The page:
The trend toward single-origin chocolates continues to gather momentum, with several manufacturers offering their specific interpretations. Well known Italian chocolate manufacturer ICAM, which unveiled its line of dessert-filled pralines last year under the Caffe Italiano and Praline Italiano brands, launched a new line of high-cocoa content, single-origin chocolates under the Extremo brand.
One company that’s taken note of consumers’ call for variety is Alfred Ritter GmbH & Co. The Waldenbuch, Germany-based produce of Ritter Sport chocolate squares has taken its penchant for geometry to another level, “a third dimension,” says Jurgen Hermann, marketing director.
Debuted at ISM as the “chocolate cube,” the square box features 30 individually wrapped 8-gram Ritter Sport minis in assorted varieties. The box provides consumers with several options, be it for “self-pampering, sharing” or “giving as gifts,” the company says.
Of course, when it comes to self-pampering or gift-giving (sharing could prove difficult), Trubs-chachen, Switzerland-based biscuit manufacturer Kambly understands exactly what it takes to achieve ultimate indulgence. This year’s latest creation, the Coeur aux Noisettes or Hazelnut Heart, delivers three taste sensations in one: a crisp hazelnut biscuit, a virtual melting chocolate coating, and a “heart” of velvety caramelized nuts.
Supermodel sweets
When it comes to eye appeal, Katjes has never suffered in drawing a crowd to its television com-mercials, which featured supermodel Heidi Klum.
The ongoing collaboration takes on increased intensity this year as Katjes launches a new line, “My Favorite Candies by Heidi Klum.” The line will feature two yogurt-based products, Heidi’s Yogurt Fruit Cremes and Heidi’s Yogurt Dessert Cremes as well as classic fruit chews, Heidi’s Fruit Flirtations, which will feature shapes personally designed by Klum. The new Heidi products will debut in April in the United States and be distributed by Hillside, N.J.-based Hillside Candy.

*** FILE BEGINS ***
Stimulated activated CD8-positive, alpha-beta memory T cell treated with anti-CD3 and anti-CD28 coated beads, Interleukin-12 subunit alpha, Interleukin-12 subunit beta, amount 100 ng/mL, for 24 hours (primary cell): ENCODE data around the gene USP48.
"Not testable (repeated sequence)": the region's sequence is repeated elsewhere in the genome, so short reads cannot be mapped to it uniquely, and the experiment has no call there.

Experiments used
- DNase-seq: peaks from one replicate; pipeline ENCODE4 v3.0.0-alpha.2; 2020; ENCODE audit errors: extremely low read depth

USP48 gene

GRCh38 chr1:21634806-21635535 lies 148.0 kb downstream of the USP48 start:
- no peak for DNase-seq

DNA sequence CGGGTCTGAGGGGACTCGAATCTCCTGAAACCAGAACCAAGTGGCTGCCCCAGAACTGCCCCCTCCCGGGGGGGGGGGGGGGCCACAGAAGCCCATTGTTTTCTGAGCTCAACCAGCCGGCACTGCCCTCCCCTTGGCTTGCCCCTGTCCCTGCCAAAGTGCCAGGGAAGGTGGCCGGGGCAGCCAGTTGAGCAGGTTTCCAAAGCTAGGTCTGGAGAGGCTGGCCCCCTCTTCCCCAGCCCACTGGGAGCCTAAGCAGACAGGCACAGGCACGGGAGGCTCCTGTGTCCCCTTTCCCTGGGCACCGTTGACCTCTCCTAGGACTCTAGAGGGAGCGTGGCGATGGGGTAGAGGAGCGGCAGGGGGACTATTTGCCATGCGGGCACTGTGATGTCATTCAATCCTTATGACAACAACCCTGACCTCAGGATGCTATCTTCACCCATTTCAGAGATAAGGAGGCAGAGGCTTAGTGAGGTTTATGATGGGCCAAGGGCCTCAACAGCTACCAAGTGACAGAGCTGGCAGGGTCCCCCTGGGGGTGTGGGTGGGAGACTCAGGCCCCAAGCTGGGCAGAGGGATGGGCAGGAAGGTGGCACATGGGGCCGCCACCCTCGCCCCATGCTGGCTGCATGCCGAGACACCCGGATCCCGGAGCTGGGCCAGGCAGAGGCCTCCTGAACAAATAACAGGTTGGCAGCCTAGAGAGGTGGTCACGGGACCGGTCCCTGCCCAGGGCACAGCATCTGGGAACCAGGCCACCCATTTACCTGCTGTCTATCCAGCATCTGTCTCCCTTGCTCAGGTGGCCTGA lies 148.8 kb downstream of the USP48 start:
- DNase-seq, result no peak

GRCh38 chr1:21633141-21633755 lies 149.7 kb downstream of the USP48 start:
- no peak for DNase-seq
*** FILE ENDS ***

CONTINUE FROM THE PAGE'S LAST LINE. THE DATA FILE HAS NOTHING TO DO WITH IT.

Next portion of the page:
Katjes, known for its broad line of “good-for-you” confections has taken that philosophy and added yet another healthful twist: vegetable flavors in fruit gums.
Gum-muse, a play on the German word Gemuse, which means vegetables, come in the shapes of vegetables and contain a total of 10 percent natural juice concentrates from the following: tomatoes, carrots and pumpkins.
In keeping with the Italian dessert theme, wafer and confections manufacturer Loacker expanded its Qaudratini products, those bite-sized square renditions of classic Loacker wafers with an Italian Selection of flavors, Amaretto, Cappuccino and Tiramisu.
Does one sense that there was an Italian theme at the show? Even Lambertz, the manufacturer of such typically German products as Pfeffernusse and other gingerbread specialties such as Mozartkugel, came out with an Italian–sounding product line of filled biscuits dubbed Lamber Tissimo.
Conscious of the wellness demands by consumers, the company has also launched a new line dubbed Sensations. The 175-gram bags, available in mint or latte macchiato flavors, contain chocolates filled with rice crisps and biscuits.
Wellness, of course, doesn’t just extend toward one’s physical state of being. It also encompasses a state of mind, one that can be triggered by flavors and aromas.
Take Ragold’s new caipirinha-flavored granini candy. By capitalizing on the recent popularity of Brazil’s national cocktail, one that combines brown cane sugar alcohol with limes, the company introduced its granini Caipirinha, a hard candy that combines freshly squeezed limes and brown cane sugar flavors punctunated with a fruity filling.
The company also added two new summer products, granini Schorle Apple and granini Schorle Black Currant. The fruit candies feature an innovative surprise for consumers, a “fizzy” and fruity sherbet center that delivers texture and taste.
Of course, there were countless other offerings at the fair, ranging from the unusual to the usual. But that’s another dichotomy for another time.